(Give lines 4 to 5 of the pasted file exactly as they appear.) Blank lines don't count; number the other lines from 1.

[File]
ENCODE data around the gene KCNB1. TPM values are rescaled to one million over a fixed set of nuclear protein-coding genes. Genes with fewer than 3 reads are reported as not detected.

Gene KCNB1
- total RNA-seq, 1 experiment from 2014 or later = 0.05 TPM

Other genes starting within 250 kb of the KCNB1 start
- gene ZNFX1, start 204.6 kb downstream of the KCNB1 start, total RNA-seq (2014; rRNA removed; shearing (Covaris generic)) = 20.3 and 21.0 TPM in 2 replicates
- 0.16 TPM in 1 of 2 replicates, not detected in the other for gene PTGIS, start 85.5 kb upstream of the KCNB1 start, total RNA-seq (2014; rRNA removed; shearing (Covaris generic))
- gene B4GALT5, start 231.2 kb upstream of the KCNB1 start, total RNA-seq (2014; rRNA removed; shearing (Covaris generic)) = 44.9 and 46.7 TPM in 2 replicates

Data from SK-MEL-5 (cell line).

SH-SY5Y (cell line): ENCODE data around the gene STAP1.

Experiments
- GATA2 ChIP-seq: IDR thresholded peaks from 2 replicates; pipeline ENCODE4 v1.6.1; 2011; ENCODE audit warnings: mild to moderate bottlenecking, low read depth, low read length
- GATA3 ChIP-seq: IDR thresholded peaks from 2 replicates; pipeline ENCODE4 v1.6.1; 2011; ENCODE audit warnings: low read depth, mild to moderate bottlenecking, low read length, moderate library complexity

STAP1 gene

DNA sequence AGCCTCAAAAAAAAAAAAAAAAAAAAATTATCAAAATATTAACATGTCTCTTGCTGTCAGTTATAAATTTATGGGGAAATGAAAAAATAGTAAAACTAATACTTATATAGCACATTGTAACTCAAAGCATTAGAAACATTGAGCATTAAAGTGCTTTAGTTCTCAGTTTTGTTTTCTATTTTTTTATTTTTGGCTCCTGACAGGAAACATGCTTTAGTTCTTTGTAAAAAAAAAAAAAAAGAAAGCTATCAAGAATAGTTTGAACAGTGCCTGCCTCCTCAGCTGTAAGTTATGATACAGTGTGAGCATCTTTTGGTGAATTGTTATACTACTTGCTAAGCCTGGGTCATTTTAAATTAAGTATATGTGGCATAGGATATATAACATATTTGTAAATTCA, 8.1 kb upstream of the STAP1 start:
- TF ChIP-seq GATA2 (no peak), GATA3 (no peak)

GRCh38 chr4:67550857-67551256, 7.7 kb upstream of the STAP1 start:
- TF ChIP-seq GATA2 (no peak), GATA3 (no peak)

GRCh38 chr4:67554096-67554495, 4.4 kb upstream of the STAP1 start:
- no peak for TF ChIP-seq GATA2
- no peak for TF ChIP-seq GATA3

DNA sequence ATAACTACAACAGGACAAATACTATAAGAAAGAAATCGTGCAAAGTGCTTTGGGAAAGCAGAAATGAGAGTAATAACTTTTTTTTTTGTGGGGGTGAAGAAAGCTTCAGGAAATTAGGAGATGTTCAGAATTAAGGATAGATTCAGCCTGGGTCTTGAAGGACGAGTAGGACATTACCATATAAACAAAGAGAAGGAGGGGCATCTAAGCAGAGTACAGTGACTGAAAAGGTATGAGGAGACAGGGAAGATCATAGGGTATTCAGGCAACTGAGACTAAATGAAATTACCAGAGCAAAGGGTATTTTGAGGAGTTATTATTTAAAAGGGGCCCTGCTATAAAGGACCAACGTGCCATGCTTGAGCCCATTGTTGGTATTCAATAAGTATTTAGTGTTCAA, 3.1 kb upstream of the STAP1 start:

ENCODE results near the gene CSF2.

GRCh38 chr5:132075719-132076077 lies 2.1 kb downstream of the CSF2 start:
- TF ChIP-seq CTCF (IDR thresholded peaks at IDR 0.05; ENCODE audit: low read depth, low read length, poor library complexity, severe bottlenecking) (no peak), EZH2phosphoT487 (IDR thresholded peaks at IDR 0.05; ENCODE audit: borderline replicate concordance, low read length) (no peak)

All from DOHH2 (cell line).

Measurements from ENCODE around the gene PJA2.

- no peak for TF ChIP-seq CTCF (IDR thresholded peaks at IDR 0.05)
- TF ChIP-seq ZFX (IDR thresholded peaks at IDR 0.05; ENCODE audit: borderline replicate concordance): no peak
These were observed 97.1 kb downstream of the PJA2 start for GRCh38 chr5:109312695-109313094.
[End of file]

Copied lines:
Other genes starting within 250 kb of the KCNB1 start
- gene ZNFX1, start 204.6 kb downstream of the KCNB1 start, total RNA-seq (2014; rRNA removed; shearing (Covaris generic)) = 20.3 and 21.0 TPM in 2 replicates